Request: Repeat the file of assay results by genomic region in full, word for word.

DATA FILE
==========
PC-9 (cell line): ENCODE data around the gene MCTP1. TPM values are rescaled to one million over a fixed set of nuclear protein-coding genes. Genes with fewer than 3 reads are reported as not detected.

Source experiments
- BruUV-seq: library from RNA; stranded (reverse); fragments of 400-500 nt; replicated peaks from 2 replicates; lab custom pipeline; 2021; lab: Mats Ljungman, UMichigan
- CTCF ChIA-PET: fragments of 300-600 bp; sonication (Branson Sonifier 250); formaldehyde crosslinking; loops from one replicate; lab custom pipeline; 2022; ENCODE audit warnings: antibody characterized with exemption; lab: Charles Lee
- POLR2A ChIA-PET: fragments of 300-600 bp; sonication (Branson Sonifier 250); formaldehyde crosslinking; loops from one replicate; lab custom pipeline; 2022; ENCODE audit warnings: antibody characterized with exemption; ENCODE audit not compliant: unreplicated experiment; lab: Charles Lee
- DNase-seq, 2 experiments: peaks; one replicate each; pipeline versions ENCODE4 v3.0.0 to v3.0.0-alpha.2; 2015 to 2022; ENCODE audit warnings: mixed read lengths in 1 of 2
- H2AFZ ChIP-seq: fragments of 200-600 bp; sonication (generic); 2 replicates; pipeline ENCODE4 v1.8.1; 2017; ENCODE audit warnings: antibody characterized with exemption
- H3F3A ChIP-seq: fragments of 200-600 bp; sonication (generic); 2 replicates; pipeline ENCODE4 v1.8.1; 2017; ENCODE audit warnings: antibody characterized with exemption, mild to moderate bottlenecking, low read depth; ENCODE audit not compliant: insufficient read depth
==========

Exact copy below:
PC-9 (cell line): ENCODE data around the gene MCTP1. TPM values are rescaled to one million over a fixed set of nuclear protein-coding genes. Genes with fewer than 3 reads are reported as not detected.

Source experiments
- BruUV-seq: library from RNA; stranded (reverse); fragments of 400-500 nt; replicated peaks from 2 replicates; lab custom pipeline; 2021; lab: Mats Ljungman, UMichigan
- CTCF ChIA-PET: fragments of 300-600 bp; sonication (Branson Sonifier 250); formaldehyde crosslinking; loops from one replicate; lab custom pipeline; 2022; ENCODE audit warnings: antibody characterized with exemption; lab: Charles Lee
- POLR2A ChIA-PET: fragments of 300-600 bp; sonication (Branson Sonifier 250); formaldehyde crosslinking; loops from one replicate; lab custom pipeline; 2022; ENCODE audit warnings: antibody characterized with exemption; ENCODE audit not compliant: unreplicated experiment; lab: Charles Lee
- DNase-seq, 2 experiments: peaks; one replicate each; pipeline versions ENCODE4 v3.0.0 to v3.0.0-alpha.2; 2015 to 2022; ENCODE audit warnings: mixed read lengths in 1 of 2
- H2AFZ ChIP-seq: fragments of 200-600 bp; sonication (generic); 2 replicates; pipeline ENCODE4 v1.8.1; 2017; ENCODE audit warnings: antibody characterized with exemption
- H3F3A ChIP-seq: fragments of 200-600 bp; sonication (generic); 2 replicates; pipeline ENCODE4 v1.8.1; 2017; ENCODE audit warnings: antibody characterized with exemption, mild to moderate bottlenecking, low read depth; ENCODE audit not compliant: insufficient read depth